A 29.6-carat blue diamond, one of the rarest and most coveted in the world with a possible price tag of tens of millions of dollars, has been discovered at a South African mine by London-listed Petra Diamonds.
The miner said the "exceptional" acorn-sized diamond, small enough to fit into the palm of a hand, was unearthed at the Cullinan mine near Pretoria.
The mine, owned by Petra since 2008, was also where the Cullinan Diamond was found in 1905 — described as the largest rough gem diamond yet recovered and weighing 3,106 carats.
Other notable diamonds found in the mine include a 25.5-carat Cullinan blue diamond, found last year and sold for $16.9m, and a diamond found in 2008, known as the Star of Josephine, which was sold for $9.5m.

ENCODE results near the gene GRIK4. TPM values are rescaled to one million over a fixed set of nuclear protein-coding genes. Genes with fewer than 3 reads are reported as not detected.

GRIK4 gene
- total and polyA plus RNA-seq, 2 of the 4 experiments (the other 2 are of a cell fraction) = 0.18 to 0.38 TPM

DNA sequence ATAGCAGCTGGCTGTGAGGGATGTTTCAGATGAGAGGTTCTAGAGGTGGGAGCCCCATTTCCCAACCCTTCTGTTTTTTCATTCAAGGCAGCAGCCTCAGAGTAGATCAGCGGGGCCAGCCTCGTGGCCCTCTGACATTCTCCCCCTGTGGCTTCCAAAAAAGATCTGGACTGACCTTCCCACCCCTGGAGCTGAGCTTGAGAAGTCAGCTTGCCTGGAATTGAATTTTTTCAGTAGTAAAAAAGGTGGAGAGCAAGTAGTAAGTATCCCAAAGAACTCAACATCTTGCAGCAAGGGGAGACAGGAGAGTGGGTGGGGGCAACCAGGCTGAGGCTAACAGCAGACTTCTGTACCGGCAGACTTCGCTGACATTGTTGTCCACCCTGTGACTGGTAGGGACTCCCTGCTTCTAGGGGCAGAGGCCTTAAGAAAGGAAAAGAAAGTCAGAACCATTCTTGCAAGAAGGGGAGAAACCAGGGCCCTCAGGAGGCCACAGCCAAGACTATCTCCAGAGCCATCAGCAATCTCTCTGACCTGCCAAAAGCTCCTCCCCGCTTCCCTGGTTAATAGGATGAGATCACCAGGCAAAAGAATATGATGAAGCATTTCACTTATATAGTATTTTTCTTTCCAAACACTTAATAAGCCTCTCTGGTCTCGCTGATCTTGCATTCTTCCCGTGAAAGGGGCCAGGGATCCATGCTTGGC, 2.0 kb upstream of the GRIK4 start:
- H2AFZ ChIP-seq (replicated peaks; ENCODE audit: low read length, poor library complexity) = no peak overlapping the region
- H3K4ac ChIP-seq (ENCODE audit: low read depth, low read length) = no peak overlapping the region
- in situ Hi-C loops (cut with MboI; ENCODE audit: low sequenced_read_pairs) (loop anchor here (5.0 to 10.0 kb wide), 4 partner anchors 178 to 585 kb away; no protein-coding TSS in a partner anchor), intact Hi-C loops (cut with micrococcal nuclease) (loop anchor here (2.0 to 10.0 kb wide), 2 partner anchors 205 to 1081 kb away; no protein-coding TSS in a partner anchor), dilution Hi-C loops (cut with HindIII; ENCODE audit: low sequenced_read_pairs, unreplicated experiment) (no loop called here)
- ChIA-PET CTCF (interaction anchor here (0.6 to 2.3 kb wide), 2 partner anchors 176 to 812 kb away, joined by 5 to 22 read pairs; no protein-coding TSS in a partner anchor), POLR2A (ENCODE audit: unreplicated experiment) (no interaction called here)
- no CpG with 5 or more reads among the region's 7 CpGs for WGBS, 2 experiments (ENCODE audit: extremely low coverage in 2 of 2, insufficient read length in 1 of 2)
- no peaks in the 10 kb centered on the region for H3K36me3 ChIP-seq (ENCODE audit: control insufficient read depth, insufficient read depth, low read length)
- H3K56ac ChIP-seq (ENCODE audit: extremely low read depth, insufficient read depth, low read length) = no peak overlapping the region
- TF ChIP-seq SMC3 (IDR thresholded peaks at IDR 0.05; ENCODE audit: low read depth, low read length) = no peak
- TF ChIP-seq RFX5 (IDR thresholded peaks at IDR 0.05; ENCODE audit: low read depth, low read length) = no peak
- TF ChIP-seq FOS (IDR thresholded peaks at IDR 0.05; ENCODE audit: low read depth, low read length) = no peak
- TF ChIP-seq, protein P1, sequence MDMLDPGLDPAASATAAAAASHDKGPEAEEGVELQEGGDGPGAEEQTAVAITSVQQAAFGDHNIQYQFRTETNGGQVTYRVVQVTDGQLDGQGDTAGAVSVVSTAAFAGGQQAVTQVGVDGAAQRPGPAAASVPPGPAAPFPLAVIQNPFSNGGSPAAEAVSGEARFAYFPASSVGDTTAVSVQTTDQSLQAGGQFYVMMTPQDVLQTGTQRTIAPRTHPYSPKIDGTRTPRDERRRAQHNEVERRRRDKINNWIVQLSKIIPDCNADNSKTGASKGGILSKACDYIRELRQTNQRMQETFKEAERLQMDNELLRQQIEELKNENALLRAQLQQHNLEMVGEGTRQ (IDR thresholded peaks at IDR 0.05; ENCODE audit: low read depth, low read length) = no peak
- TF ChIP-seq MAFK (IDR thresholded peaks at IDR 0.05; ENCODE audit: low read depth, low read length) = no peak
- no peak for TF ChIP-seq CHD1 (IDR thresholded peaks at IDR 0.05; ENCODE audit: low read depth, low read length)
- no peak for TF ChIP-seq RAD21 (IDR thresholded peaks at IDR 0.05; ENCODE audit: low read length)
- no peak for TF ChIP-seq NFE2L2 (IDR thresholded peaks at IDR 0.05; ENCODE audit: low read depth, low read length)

CEO Johan Dippenaar said the latest blue-diamond discovery could outstrip recent finds.
"By some margin ... this is probably the most significant stone we’ve ever, in terms of blue stones, recovered," he said.
"The stones in the past year or so are selling well above $2m per carat. That’s not my quote, that’s updates in the market," he said ahead of the company’s first-half trading statement.
Petra Diamonds is due to release figures on production and sales for the six months to December 31 on Thursday, but these will not take into account the latest find, which occurred in January.
Analyst Cailey Barker at broker Numis believes the diamond could fetch between $15m and $20m at auction.
Lately the owners of Petra diamonds refused to accept $12.500.000 offer for this stone.
Diamonds from both the Cullinan mine in South Africa and the Williamson facilities in Tanzania, both owned by Petra, have been displayed at London’s Buckingham Palace and are regarded as among the rarest and most valuable in the world.